Quantitative Measurement of Fiber Pull-out by Laser Scanning Confocal Microscopy


The mechanical properties and failure behavior of carbon/carbon composites are strongly influenced by the bonding between fiber and matrix which has a strong impact on fiber pull-out. A new method of determining quantitatively the distribution of fiber pull-out length is presented. Fracture surfaces of carbon/carbon (c/c) composites – polyacrylonitrile (PAN)-based carbon fibers infiltrated with pyrolytic carbon – are investigated by laser scanning confocal microscopy (LSCM) to measure the three-dimensional surface topography and thereby the fiber pull-out length of carbon fibers. The distribution of fiber pull-out lengths is successfully determined, and it is shown that the average fiber pull-out length increases with the temperature of heat treatment before tensile testing. C/c composites can exhibit excellent mechanical properties, such as high strength, and particularly, sufficient fracture toughness even at temperatures up to 2000 °C. These properties are strongly influenced by the strength of the fiber/matrix interface, therefore knowledge of the interfacial shear strength is of fundamental importance. While experiments on a single fiber,[1, 2] or a fiber bundle,[3, 4] in a matrix can be performed to determine interfacial shear strength, a statistically meaningful result can only be achieved by repeating such a complex experiment many times. An alternative method is based on the quantitative determination of fiber pull-out length which, in principle, allows the calculation of interfacial shear strengthJRC.F.2-Energy Conversion and Storage Technologie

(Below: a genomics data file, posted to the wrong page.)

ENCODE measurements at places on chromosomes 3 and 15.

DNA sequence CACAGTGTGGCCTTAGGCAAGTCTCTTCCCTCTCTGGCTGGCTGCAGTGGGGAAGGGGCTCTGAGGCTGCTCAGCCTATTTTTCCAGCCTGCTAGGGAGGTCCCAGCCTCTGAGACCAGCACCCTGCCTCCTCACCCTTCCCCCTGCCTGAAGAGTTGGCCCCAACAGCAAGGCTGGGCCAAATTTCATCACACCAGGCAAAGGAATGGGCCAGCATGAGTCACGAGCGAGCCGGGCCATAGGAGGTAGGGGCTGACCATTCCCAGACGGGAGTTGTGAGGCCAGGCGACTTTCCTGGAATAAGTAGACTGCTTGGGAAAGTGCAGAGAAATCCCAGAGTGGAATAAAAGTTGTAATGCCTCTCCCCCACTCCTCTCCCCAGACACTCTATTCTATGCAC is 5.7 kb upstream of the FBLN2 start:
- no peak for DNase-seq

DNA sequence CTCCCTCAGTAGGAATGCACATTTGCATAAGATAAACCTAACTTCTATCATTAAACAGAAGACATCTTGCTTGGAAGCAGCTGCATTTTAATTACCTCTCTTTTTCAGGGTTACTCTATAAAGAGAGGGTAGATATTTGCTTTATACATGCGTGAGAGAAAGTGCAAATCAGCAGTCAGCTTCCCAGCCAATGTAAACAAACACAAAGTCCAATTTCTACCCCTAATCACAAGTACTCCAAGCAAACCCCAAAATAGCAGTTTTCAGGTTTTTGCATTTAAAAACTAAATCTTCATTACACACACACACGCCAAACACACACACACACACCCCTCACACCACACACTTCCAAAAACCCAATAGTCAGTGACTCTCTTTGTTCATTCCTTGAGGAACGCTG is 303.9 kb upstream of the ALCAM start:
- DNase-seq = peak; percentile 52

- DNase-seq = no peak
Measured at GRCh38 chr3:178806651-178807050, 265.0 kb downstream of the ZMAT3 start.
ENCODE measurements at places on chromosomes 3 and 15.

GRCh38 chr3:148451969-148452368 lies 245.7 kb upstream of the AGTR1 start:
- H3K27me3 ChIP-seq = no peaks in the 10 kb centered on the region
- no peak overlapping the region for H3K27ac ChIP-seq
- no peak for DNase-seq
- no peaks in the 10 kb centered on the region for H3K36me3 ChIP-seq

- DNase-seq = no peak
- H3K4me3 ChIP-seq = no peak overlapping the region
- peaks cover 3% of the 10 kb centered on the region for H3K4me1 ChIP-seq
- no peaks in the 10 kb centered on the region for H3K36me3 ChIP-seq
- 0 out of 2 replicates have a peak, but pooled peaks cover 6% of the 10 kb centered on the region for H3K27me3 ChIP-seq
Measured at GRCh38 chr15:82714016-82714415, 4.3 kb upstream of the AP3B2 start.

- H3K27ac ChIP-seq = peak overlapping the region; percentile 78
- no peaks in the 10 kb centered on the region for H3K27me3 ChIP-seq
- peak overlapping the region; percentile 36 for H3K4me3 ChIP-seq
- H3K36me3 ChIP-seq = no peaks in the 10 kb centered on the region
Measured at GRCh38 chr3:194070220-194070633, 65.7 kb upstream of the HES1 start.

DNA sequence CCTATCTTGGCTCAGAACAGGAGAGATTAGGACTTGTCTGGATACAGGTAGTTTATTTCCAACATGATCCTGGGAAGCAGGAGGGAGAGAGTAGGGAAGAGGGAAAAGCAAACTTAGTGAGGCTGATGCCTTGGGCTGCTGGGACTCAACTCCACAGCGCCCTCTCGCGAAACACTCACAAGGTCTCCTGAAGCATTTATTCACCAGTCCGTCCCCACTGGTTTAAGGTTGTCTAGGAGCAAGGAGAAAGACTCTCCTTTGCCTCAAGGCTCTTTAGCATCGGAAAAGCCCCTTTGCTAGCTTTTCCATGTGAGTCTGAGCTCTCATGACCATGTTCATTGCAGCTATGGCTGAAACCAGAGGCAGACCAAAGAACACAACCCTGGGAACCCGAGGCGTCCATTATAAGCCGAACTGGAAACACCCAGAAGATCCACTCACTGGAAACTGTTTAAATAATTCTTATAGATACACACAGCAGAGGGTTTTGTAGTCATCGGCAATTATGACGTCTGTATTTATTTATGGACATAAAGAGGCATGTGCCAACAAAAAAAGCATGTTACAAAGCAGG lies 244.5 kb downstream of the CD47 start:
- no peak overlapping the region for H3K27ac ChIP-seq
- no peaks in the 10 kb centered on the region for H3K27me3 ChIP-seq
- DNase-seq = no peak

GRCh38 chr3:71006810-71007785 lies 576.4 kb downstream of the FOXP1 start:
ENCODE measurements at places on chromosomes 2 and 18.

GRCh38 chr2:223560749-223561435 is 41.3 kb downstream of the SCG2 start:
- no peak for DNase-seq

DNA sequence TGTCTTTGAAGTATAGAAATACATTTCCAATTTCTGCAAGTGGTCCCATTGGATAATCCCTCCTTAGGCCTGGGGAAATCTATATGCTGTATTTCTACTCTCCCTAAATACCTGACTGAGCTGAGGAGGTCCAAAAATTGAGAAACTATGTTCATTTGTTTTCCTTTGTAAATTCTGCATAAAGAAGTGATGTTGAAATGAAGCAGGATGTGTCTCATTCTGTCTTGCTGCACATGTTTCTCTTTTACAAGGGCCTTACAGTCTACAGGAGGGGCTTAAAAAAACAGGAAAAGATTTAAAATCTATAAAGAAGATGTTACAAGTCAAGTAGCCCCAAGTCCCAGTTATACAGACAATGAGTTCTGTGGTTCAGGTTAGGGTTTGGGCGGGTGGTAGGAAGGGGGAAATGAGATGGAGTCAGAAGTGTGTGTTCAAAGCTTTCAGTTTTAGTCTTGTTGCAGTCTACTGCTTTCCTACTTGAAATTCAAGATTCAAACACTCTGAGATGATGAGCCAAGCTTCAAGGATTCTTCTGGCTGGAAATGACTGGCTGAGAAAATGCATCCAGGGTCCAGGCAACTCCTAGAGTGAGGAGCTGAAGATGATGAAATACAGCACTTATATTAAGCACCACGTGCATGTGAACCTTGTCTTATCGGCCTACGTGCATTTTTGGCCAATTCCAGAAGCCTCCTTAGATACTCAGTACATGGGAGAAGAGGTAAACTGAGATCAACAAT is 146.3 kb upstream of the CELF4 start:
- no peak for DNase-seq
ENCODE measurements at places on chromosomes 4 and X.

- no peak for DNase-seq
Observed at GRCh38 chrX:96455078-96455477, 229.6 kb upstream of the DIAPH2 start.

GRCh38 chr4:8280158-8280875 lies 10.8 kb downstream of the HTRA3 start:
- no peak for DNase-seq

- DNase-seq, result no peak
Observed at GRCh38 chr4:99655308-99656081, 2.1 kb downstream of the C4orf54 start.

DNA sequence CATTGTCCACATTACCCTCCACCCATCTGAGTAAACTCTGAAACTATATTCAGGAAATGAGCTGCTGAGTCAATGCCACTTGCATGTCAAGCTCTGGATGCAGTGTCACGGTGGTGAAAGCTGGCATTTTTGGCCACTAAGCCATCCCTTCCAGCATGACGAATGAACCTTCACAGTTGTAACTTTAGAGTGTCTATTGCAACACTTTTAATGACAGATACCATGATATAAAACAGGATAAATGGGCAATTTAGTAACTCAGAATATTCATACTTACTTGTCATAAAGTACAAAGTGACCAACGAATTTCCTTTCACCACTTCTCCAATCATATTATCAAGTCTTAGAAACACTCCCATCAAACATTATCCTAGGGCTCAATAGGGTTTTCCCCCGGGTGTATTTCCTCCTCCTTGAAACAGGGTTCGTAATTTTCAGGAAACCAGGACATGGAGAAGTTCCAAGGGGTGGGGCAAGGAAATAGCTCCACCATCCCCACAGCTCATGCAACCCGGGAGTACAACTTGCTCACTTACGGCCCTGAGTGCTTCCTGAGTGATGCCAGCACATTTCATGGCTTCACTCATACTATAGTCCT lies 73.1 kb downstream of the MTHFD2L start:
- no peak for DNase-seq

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oai:publications.jrc.ec.europa.eu:JRC92706Last time updated on 6/8/2016

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